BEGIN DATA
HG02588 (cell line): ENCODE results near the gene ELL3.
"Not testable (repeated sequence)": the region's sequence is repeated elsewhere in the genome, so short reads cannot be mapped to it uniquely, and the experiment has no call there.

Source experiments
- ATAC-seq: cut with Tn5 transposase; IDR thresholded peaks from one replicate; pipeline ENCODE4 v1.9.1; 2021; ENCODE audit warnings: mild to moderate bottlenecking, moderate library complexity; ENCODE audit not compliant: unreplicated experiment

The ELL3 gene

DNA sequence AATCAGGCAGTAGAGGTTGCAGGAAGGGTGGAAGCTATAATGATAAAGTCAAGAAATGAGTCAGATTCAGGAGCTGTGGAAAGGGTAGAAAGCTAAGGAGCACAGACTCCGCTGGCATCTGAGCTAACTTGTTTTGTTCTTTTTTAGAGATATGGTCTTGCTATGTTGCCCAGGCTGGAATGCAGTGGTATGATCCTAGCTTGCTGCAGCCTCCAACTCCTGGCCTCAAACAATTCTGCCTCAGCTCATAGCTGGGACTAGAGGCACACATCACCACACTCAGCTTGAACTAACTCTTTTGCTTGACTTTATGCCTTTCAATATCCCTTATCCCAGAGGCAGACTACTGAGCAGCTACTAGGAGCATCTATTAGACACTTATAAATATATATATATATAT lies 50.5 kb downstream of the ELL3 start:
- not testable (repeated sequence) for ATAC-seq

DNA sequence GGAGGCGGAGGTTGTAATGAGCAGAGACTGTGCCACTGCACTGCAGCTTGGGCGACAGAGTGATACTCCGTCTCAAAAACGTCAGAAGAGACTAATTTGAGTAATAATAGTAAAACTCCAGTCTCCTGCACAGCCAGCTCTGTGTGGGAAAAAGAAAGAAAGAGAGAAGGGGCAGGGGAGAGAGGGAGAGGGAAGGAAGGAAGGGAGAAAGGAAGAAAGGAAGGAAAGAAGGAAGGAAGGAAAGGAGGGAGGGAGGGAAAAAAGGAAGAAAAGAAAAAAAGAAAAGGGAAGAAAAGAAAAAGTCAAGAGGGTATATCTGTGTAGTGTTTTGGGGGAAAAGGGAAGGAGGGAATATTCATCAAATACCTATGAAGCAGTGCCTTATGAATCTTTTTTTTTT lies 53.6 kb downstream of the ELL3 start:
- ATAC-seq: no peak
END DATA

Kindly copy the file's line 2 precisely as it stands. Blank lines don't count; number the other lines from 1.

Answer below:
"Not testable (repeated sequence)": the region's sequence is repeated elsewhere in the genome, so short reads cannot be mapped to it uniquely, and the experiment has no call there.